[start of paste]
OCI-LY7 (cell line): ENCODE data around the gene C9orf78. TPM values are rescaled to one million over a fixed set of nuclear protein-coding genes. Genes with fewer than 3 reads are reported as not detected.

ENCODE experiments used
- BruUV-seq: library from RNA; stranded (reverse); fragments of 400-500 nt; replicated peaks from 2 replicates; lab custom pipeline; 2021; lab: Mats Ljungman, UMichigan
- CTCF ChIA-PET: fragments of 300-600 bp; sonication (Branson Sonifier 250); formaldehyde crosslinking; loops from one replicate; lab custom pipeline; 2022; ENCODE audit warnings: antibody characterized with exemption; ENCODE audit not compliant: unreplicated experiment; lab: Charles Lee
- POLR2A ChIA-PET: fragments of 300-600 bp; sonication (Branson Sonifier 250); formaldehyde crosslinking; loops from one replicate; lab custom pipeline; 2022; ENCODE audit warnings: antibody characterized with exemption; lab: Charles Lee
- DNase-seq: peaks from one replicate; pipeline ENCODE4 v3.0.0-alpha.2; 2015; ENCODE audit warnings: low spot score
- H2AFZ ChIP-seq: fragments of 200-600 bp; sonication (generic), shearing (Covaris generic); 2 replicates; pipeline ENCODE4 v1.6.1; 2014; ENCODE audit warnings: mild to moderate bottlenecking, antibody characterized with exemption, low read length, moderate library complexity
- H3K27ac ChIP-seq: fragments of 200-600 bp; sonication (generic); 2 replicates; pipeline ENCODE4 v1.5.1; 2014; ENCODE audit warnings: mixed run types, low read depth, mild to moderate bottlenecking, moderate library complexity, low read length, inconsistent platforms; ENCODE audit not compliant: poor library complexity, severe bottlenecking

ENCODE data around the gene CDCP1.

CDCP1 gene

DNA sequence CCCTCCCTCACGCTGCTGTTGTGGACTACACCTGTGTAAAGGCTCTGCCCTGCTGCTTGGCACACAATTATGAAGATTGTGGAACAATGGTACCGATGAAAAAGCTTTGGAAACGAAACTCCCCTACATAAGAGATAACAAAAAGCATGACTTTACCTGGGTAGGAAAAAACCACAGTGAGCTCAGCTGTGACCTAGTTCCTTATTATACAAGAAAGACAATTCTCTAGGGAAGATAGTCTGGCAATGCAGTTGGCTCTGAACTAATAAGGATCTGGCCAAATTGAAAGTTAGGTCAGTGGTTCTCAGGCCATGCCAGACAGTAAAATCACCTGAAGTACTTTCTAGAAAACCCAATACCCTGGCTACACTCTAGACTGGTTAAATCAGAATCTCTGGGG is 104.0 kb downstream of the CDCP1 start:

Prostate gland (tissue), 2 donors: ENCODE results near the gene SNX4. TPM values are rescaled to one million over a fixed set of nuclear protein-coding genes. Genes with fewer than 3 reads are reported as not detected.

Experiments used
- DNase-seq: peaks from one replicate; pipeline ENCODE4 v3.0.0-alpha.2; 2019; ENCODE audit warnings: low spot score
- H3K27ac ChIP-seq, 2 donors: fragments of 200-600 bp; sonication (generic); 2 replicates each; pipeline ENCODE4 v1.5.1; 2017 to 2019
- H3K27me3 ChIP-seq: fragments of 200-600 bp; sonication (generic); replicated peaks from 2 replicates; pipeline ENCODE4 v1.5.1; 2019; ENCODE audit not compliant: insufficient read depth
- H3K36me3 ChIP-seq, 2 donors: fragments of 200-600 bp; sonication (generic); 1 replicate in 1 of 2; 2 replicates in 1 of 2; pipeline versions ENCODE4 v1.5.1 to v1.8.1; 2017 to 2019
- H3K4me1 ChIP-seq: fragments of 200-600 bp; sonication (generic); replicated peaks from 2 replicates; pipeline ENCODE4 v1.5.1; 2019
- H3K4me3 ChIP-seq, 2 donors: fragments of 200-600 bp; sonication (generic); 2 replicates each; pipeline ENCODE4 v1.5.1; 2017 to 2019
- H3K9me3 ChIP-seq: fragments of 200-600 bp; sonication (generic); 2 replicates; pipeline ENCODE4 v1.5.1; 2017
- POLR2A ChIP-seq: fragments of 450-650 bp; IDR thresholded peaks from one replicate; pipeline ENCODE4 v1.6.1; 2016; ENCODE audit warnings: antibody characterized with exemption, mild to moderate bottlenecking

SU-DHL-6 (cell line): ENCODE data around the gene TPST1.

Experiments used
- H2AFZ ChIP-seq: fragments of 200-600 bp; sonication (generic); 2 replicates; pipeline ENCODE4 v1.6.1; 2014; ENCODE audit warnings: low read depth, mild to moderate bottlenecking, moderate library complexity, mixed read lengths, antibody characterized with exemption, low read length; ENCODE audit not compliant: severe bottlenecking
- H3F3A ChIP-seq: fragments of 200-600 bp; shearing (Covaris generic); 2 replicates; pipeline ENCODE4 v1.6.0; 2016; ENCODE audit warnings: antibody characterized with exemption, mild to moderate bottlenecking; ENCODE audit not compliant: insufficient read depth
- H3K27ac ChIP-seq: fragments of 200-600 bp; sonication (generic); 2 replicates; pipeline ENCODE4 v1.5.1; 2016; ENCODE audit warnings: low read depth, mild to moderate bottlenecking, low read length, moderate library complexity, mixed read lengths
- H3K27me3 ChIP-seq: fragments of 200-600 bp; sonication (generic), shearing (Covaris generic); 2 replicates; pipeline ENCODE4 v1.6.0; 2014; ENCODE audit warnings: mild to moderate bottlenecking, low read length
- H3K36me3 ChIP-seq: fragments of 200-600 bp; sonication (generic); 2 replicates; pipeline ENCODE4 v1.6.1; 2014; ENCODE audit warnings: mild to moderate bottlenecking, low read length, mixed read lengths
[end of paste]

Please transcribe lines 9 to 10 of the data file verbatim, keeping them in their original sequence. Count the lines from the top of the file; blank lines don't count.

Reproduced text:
ENCODE data around the gene CDCP1.

CDCP1 gene